The disaster in Iowa on Monday night exemplified so much about the American situation at the moment — the failure of our parties, the self-sabotage of our institutions, the disastrous interaction between creaking political systems and the flimflam “improvements” of the tech economy — that it’s tempting not to attempt political analysis at all and just let the thing stand as a kind of outrageous art installation, a fiasco that speaks for itself so completely that all commentary is superfluous.
But the Democratic primary campaign will continue, and so punditry of some sort is required. So let’s try, in the shadow of absurdity, to figure out what was won and lost Monday night (at least based on the returns we have right now).
Let’s start with one of the de facto co-winners, Pete Buttigieg. Strip away the tabulation problems, and he had a great night: not only outperforming expectations slightly to battle with Bernie Sanders for the top, but also watching Joe Biden sink dramatically, leaving the way clear for the erstwhile mayor to claim to be the viable moderate alternative to Sanders and socialism.
As the biggest winner from the reported results, Buttigieg is therefore the biggest loser from the botched count. He’s deprived of headlines and momentum that both his own vote totals and Biden’s plunge should have earned him, and his decision to serenely claim victory in the midst of a massive technological “upgrade”-turned-meltdown, I’m afraid, played as a bit of an obnoxious McKinsey move. Even if Biden melts down, Buttigieg’s window to become the moderate choice could be a narrow one, lasting only until Mike Bloomberg’s money comes to bear — in which case every day we’re litigating outcomes is a lost one for his campaign.
By contrast, for Buttigieg’s co-winner, Sanders, the botched count actually balances his apparent failure to win decisively, making him a winner in the voting and the fiasco both. Yes, it’s not as good an outcome for Sanders as a thumping 10-point win or a big delegate edge, but the solidity and national spread of his support means that he has the clearest path to the nomination in a permanently divided field, and if one of the main effects of the Iowa disaster will be to delay any winnowing, that’s almost certainly good news for him.
And the fact that it’s Buttigieg rather than Biden sharing the win is also probably good news for Sanders, given that Mayor Pete has negligible support in many national polls and little traction with minority voters. A race where Biden collapses and Buttigieg and Bloomberg scramble to fill that space is almost certainly better for Sanders than a quick consolidation into a Sanders-Biden battle of the septuagenarians — and the first scenario just became a lot more likely.
But less likely than it would have been without the fiasco, which is why Biden, the big loser of the actual voting, is probably the biggest winner of the tabulation debacle: It obscures just how much he slipped beneath his polling, lets Iowa be swallowed up by other stories (the State of the Union, impeachment, coronavirus and then … New Hampshire!), and makes it modestly more likely that he can limp through to South Carolina with a chance to make a stand.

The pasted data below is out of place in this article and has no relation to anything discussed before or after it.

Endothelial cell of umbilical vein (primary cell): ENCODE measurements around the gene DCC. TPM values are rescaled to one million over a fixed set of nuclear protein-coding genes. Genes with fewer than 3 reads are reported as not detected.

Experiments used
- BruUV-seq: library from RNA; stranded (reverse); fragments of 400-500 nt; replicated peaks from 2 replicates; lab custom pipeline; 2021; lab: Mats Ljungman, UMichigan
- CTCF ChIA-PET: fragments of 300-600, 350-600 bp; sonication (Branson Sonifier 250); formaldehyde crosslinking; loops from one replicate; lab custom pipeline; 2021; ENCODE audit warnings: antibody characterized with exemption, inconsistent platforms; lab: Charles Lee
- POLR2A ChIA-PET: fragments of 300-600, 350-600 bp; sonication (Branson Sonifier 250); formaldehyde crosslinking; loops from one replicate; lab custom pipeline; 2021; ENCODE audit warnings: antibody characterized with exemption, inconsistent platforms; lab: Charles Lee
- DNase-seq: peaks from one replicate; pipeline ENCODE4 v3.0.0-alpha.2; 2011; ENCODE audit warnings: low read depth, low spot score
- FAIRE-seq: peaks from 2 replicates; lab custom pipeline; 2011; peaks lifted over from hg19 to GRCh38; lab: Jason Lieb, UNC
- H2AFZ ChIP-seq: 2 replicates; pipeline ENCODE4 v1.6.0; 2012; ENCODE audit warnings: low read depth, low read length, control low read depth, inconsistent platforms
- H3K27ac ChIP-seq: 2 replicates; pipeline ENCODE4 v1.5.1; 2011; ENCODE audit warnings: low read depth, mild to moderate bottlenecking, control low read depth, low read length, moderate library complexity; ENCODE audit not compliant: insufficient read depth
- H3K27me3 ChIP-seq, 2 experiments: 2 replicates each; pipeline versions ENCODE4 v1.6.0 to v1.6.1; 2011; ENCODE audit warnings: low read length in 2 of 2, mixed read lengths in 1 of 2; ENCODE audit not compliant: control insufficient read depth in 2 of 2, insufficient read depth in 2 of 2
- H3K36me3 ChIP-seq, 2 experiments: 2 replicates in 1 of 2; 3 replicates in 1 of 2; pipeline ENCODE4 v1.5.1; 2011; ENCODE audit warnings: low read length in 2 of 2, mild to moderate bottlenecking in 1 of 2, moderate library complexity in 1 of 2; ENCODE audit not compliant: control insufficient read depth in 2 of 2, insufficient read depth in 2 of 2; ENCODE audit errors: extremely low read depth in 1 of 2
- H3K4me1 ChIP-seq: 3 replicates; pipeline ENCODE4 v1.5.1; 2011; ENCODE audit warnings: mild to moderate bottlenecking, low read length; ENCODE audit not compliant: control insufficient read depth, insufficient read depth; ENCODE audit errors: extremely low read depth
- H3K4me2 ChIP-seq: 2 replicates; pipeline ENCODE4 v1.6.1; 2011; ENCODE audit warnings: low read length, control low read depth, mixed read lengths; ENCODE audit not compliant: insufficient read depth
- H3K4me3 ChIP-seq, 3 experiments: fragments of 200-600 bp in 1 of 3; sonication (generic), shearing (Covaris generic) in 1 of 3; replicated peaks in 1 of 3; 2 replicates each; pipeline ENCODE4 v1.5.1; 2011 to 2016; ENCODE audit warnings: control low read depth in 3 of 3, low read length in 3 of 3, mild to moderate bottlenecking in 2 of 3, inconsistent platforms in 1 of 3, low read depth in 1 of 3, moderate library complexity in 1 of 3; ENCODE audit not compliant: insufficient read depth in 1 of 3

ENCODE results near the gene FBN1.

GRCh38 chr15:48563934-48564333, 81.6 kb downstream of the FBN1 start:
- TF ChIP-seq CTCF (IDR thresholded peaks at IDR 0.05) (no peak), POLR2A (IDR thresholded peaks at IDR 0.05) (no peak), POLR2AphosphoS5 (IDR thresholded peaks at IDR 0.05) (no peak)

That effect is only modest because voters aren’t momentum-obsessed pundits, and if Biden’s support is as fundamentally weak elsewhere as it proved in Iowa, that will manifest itself going forward regardless of the caucus headlines. But at the very least we can say that Biden is the only candidate competing in Iowa for whom the delayed announcement of the victor is unqualified good news.
For Elizabeth Warren and Amy Klobuchar, the disaster’s effect is somewhat less significant. Warren’s apparent third-place performance keeps her in the running, but if she can’t beat either Buttigieg or Sanders in the early states, then her campaign’s only purpose will be to accumulate delegates for a hypothetical brokered convention. In which case maybe the meltdown helps her a little, by making such a marathon more likely — but it might also just obscure her weaknesses relative to the top finishers, giving her a reason to burn donor cash a little longer than she reasonably should.
That’s definitely the case for Klobuchar, whose failure to even come close to catching Buttigieg or Warren in her own Midwestern-High Plains territory should probably finish her campaign: The tabulation meltdown may be a useful excuse to keep her campaign going through New Hampshire and even all the way to South Carolina, but she doesn’t actually have a good reason to stay in.
Finally, for Iowa’s non-competitor, the other mayor in the race, the whole night went beautifully: A wounded Biden and a Buttigieg deprived of the full benefits of victory is pretty much all that Bloomberg could have hoped for in his apparent plan to be the last non-Sanders option standing when Super Tuesday rolls around in March.
And if this also brings us closer to a scenario where Bloomberg succeeds only in pushing the Democrats into a brokered convention that fatally divides the party, helps reelect the incumbent and makes the free-spending billionaire one of history’s goats?
Well, that’s a risk Bloomberg is apparently willing to take — and one reason among many why the biggest winner last night was the man who has been profiting from folly and chaos and stupidity among his rivals since 2015, the president of the United States.
Ross Douthat is an Op-Ed columnist for The New York Times.